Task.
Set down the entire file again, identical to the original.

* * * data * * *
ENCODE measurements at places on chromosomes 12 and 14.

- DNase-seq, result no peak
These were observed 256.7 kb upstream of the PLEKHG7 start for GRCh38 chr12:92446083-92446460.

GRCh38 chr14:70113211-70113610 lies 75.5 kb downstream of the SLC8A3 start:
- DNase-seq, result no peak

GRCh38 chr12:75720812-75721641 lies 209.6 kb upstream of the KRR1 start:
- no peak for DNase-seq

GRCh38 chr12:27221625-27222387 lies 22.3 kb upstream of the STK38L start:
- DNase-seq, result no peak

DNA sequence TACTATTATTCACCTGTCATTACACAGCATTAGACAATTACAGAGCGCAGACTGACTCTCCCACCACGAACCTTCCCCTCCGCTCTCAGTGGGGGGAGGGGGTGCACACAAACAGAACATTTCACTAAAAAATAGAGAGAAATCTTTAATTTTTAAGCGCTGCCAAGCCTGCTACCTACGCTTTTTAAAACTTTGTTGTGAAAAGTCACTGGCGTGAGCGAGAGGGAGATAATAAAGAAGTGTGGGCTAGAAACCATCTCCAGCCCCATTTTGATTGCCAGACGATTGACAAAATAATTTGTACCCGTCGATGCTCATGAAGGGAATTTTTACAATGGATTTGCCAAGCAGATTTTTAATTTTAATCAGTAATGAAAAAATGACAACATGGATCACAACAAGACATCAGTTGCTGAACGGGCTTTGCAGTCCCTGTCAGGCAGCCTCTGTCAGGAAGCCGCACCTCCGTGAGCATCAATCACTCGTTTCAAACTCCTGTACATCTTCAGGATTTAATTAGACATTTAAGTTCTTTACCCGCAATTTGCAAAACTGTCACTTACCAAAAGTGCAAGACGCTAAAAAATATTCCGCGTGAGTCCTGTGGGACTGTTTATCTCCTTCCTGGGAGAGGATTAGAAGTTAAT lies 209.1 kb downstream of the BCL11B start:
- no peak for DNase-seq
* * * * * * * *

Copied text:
ENCODE measurements at places on chromosomes 12 and 14.

- DNase-seq, result no peak
These were observed 256.7 kb upstream of the PLEKHG7 start for GRCh38 chr12:92446083-92446460.

GRCh38 chr14:70113211-70113610 lies 75.5 kb downstream of the SLC8A3 start:
- DNase-seq, result no peak

GRCh38 chr12:75720812-75721641 lies 209.6 kb upstream of the KRR1 start:
- no peak for DNase-seq

GRCh38 chr12:27221625-27222387 lies 22.3 kb upstream of the STK38L start:
- DNase-seq, result no peak

DNA sequence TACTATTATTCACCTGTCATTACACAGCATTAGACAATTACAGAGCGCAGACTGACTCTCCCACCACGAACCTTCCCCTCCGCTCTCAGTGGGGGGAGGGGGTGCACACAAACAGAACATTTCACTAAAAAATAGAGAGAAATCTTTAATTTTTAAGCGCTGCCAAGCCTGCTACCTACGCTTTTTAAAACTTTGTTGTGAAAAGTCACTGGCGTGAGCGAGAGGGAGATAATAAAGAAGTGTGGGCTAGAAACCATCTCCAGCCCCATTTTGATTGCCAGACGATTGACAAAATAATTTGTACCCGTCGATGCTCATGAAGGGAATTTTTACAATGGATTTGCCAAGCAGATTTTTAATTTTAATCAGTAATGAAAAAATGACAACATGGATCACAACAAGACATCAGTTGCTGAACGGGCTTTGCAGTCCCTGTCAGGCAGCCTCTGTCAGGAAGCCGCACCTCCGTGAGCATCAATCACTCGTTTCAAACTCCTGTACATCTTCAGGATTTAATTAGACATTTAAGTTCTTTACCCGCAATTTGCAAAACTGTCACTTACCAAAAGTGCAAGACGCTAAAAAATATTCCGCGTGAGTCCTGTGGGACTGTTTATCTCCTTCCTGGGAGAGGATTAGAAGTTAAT lies 209.1 kb downstream of the BCL11B start:
- no peak for DNase-seq